The Gigabyte B700H is a 700W Semi-Modular PSU and it is 80 Plus Bronze certified.
It competes with Corsair’s CX Series and Cooler Master’s MWE Series. But in terms of pricing, it is much cheaper and has a Semi-Modular design that other Power Supplies in this price bracket lack.
Today, we are going to take a look at its features and specification and see if it’s worthy of your next build.
The OEM for B700H is CWT (Channel Well Technology) and it belongs to their GPK Series. The exact model is the CWT GPK700. CWT is a popular Power Supply Manufacturer and many other brands including Antec, Cooler Master, Corsair, Thermaltake, and Enermax use CWT in some of their PSU models.
For those of you who need a quick answer, here’s the short summary of this product.
Here’s what the front side of the box looks like.
At the back, we can see some of the details like the features, power distribution, and the included cables.
After opening the box, we will first come across the User Manual. Do check it out if you’re building a PC for the first time. Beneath the User Manual, there’s also a Gigabyte branded carry bag. I’m guessing it’s meant for either carrying the PSU or to store the extra cables.
Next up, we have the Power Supply itself. Let’s take it out and have a closer look.
If your PC case doesn’t have a PSU shroud, that’s how it is going to look from the side.
Opposite to the side of the fan, you can get some Power figures that we have already seen on the box.
Here’s what the Fan looks like. Only the 24-pin Motherboard connector and the 8-pin (4+4) CPU connector are pre-attached. It is good to see that only the essential cables are attached and there’s less clutter than PSUs like Antec EAG Pro series in which the PCI-E connector is also pre-attached.
It has a 120mm Double Ball bearing Fan with a Smart Fan control that controls its speed based on the load. The fan is inaudible at idle and even under a load of 300-350W, you can expect very little noise. The exact fan model used here is the Yate Loon D12BH-12. The same fan can also be found in Corsair’s CX Series.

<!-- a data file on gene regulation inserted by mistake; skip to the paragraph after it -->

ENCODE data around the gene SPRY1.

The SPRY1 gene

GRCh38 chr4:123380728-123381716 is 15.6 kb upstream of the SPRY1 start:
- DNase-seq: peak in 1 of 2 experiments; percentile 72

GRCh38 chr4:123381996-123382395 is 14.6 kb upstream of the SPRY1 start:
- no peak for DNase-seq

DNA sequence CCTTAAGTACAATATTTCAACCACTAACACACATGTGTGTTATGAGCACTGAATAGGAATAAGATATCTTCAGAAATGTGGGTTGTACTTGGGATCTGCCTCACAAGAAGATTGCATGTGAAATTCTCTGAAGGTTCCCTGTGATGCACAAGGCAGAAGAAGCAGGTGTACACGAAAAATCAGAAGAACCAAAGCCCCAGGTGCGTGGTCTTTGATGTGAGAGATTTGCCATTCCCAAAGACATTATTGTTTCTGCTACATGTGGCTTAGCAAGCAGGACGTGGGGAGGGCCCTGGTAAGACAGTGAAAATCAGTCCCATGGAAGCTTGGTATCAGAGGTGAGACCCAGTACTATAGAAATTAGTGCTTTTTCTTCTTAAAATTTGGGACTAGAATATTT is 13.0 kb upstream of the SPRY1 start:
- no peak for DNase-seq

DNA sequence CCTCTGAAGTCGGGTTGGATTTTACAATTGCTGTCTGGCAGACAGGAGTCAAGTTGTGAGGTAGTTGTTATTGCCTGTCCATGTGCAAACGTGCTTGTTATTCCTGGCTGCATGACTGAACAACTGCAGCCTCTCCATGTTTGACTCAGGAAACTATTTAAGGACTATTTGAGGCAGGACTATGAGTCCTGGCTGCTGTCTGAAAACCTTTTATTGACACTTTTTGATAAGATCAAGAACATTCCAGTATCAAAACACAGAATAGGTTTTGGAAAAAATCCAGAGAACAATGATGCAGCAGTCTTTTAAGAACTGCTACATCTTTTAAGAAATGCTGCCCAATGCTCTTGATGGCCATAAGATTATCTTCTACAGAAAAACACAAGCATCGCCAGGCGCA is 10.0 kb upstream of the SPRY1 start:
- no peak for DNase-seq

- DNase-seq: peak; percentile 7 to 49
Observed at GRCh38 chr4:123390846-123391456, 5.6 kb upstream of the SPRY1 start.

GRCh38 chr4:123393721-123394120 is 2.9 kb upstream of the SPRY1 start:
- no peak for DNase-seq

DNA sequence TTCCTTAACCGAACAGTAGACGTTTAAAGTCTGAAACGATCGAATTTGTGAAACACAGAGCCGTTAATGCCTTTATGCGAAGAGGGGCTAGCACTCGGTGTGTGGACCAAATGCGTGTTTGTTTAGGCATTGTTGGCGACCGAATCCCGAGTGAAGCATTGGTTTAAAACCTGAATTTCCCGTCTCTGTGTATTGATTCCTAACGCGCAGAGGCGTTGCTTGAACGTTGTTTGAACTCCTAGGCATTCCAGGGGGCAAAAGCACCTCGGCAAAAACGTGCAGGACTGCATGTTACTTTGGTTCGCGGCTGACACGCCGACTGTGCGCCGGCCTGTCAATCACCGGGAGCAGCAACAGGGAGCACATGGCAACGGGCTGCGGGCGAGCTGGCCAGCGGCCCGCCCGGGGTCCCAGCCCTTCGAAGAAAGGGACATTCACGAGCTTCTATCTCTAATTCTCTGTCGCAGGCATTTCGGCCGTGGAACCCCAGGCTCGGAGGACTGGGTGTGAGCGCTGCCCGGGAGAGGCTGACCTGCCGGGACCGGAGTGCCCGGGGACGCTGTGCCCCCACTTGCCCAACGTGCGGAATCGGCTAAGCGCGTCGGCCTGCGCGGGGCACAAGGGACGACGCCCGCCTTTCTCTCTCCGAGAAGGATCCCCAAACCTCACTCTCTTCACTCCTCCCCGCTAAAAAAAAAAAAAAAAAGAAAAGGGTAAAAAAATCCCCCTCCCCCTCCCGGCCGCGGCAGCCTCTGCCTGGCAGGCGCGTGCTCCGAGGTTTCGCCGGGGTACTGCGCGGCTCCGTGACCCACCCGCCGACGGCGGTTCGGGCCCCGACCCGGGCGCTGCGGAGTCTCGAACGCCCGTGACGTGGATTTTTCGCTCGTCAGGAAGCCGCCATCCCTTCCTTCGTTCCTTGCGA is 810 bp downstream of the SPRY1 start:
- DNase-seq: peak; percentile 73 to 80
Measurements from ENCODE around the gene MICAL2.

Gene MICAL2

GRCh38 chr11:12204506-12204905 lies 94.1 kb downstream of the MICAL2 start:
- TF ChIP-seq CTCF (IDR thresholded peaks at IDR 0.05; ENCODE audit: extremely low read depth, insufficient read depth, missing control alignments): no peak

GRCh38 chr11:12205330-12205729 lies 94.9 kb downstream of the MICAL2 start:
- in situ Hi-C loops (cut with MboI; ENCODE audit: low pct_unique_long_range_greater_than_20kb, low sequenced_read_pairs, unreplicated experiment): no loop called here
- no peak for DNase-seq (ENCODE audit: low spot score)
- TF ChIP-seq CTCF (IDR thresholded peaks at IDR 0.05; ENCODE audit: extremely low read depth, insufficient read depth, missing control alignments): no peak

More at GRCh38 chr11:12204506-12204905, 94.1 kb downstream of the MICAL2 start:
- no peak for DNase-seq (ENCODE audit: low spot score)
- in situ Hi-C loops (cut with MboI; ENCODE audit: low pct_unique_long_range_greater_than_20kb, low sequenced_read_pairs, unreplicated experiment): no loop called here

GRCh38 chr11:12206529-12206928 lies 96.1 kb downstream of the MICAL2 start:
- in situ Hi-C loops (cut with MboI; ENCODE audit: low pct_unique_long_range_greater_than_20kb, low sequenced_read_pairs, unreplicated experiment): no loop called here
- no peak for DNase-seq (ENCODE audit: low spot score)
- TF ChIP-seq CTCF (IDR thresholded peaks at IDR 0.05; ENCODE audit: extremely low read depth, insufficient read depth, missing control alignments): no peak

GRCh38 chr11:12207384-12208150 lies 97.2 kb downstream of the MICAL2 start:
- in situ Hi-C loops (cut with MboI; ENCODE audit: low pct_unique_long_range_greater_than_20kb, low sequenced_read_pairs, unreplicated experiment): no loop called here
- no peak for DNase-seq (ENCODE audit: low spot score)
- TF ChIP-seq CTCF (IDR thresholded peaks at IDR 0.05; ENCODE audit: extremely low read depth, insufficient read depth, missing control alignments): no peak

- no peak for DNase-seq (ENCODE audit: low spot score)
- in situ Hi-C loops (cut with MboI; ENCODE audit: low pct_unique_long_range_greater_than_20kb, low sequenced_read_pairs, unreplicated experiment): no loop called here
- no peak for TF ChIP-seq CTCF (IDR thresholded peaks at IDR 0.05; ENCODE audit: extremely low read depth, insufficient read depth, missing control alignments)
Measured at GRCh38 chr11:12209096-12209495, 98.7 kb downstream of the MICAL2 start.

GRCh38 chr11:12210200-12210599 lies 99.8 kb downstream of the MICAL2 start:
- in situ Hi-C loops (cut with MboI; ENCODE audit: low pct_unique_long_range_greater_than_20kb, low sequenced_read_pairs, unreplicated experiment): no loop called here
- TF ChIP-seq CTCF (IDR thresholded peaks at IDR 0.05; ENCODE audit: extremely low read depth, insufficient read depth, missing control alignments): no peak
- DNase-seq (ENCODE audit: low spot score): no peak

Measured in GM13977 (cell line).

Here is everything that you get inside the box. It’s good to see that Gigabyte has included some Velcro Straps to assist in cable management.
- Power Supply
- Modular Cables
- Input Power Cable
- Velcro Straps
- Carry Bag
- User Manual
Gigabyte B700H Specification
Gigabyte B700H Specification
|Certification||80 Plus Bronze|
|Dimensions||140mm x 150mm x 86mm (D x W x H)|
|Fan-Size||120mm Double ball bearing|
|Connectors||24-pin (20+4) for Motherboard, 8-pin (4+4) for CPU, 4x 8-pin (6+2) for PCI-Express, 7x SATA Cables, 3x 4-pin Peripheral (Molex) Cables, and 4-pin Floopy.|
You can get all the details about the PSU in the table above. To learn more, you can also visit the product page on Gigabyte’s Website.
It has Active PFC which is a better and more efficient way of correcting the Power Factor than the passive one. The PSU is 80 Plus Bronze certified and that means it will have at least 85% efficiency at 50% load, i.e. 350W.
There’s Overvoltage, Undervoltage, Overload, and Short Circuit protection in place which is another important feature to have. In case of any power outage, it will turn off the input but as always, I’ll highly recommend using a UPS or at least a Surge Protector alongside.
Apart from the pre-attached 24-pin MB and 8-pin CPU cable, we do get 4 PCI-E Cables, 7 SATA Cables, and 3 Molex Cables. You can get a better look at the power specification in the image below.
It has a Single +12V Rail with an output current of 54 Ampere and an output power of 648W. That means theoretically you can use a CPU/GPU pair that can draw up to 648W.
Is it right for you?
Is it right for you?